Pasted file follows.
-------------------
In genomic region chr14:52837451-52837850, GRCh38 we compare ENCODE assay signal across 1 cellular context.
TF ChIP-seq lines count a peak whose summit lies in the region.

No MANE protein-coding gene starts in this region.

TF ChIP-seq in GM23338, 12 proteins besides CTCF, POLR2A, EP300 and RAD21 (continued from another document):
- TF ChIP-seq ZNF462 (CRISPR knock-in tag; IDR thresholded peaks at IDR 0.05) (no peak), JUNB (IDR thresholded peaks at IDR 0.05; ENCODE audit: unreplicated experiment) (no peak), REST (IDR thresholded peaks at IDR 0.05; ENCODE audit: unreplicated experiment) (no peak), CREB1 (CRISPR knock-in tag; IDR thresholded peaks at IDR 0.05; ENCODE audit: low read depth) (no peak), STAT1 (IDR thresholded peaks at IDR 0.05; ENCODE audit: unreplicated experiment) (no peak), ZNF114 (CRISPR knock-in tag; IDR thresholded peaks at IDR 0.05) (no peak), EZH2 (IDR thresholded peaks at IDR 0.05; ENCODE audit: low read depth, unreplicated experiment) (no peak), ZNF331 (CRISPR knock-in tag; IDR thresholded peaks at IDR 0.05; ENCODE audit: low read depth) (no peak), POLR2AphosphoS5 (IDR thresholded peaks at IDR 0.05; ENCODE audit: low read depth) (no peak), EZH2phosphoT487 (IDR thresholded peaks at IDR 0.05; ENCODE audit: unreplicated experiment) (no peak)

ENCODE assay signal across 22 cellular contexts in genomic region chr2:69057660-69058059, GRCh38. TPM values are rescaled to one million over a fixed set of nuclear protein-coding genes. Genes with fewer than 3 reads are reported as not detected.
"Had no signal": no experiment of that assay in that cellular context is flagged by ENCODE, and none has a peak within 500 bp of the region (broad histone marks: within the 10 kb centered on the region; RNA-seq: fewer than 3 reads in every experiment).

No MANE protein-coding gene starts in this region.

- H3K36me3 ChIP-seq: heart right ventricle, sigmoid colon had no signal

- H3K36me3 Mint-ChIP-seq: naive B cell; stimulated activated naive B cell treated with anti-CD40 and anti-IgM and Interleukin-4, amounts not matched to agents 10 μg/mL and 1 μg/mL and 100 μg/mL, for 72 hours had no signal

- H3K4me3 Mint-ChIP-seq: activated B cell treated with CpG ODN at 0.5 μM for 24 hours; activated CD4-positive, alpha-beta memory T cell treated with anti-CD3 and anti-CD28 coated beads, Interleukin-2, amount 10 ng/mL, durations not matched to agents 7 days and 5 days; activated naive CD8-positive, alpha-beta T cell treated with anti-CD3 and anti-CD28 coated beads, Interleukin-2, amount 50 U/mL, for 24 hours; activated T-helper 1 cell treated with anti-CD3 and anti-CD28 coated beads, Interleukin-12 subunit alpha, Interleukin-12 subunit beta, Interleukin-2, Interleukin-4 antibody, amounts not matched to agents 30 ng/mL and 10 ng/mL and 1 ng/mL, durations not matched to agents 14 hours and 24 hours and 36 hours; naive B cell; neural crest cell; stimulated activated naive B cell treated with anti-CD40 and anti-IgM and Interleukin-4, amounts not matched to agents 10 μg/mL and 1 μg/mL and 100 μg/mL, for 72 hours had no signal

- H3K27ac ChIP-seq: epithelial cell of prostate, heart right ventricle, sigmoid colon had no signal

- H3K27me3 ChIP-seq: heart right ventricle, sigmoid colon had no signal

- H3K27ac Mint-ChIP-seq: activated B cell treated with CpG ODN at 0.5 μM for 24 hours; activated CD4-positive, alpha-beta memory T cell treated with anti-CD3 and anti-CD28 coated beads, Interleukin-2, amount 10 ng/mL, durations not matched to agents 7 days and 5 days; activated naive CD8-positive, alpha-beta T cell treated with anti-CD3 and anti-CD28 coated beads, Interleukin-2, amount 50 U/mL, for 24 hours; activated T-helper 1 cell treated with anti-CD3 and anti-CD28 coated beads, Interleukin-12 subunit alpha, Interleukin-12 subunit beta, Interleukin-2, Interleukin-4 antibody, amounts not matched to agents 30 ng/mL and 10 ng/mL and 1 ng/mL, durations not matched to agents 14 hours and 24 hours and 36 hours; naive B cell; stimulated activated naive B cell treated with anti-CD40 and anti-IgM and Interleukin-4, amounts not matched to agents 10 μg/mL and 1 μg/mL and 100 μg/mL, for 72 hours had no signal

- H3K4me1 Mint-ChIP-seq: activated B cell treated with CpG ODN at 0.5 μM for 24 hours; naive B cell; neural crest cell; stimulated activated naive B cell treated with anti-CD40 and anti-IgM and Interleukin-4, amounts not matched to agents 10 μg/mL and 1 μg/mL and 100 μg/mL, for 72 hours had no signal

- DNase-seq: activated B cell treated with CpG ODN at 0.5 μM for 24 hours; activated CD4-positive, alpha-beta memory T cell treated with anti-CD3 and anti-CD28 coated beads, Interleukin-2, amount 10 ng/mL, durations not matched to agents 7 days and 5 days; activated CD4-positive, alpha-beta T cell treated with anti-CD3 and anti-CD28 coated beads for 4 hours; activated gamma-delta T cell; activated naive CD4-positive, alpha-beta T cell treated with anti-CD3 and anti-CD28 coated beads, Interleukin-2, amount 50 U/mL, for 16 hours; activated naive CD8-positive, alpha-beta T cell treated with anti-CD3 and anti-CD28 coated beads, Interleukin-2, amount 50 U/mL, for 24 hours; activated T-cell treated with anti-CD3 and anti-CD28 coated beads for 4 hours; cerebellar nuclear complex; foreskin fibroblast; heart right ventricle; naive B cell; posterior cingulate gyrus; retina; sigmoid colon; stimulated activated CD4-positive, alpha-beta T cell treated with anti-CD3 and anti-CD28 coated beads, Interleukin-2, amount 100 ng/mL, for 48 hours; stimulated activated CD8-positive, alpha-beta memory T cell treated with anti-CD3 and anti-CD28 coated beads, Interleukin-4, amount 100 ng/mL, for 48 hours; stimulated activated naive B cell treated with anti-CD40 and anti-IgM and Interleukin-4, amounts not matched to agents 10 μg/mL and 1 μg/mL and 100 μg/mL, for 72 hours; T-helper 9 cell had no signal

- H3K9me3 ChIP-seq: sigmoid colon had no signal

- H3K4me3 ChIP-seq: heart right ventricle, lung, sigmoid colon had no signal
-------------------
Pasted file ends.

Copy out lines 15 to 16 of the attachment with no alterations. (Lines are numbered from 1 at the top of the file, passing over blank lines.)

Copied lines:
- H3K4me1 Mint-ChIP-seq: activated B cell treated with CpG ODN at 0.5 μM for 24 hours; naive B cell; neural crest cell; stimulated activated naive B cell treated with anti-CD40 and anti-IgM and Interleukin-4, amounts not matched to agents 10 μg/mL and 1 μg/mL and 100 μg/mL, for 72 hours had no signal

- DNase-seq: activated B cell treated with CpG ODN at 0.5 μM for 24 hours; activated CD4-positive, alpha-beta memory T cell treated with anti-CD3 and anti-CD28 coated beads, Interleukin-2, amount 10 ng/mL, durations not matched to agents 7 days and 5 days; activated CD4-positive, alpha-beta T cell treated with anti-CD3 and anti-CD28 coated beads for 4 hours; activated gamma-delta T cell; activated naive CD4-positive, alpha-beta T cell treated with anti-CD3 and anti-CD28 coated beads, Interleukin-2, amount 50 U/mL, for 16 hours; activated naive CD8-positive, alpha-beta T cell treated with anti-CD3 and anti-CD28 coated beads, Interleukin-2, amount 50 U/mL, for 24 hours; activated T-cell treated with anti-CD3 and anti-CD28 coated beads for 4 hours; cerebellar nuclear complex; foreskin fibroblast; heart right ventricle; naive B cell; posterior cingulate gyrus; retina; sigmoid colon; stimulated activated CD4-positive, alpha-beta T cell treated with anti-CD3 and anti-CD28 coated beads, Interleukin-2, amount 100 ng/mL, for 48 hours; stimulated activated CD8-positive, alpha-beta memory T cell treated with anti-CD3 and anti-CD28 coated beads, Interleukin-4, amount 100 ng/mL, for 48 hours; stimulated activated naive B cell treated with anti-CD40 and anti-IgM and Interleukin-4, amounts not matched to agents 10 μg/mL and 1 μg/mL and 100 μg/mL, for 72 hours; T-helper 9 cell had no signal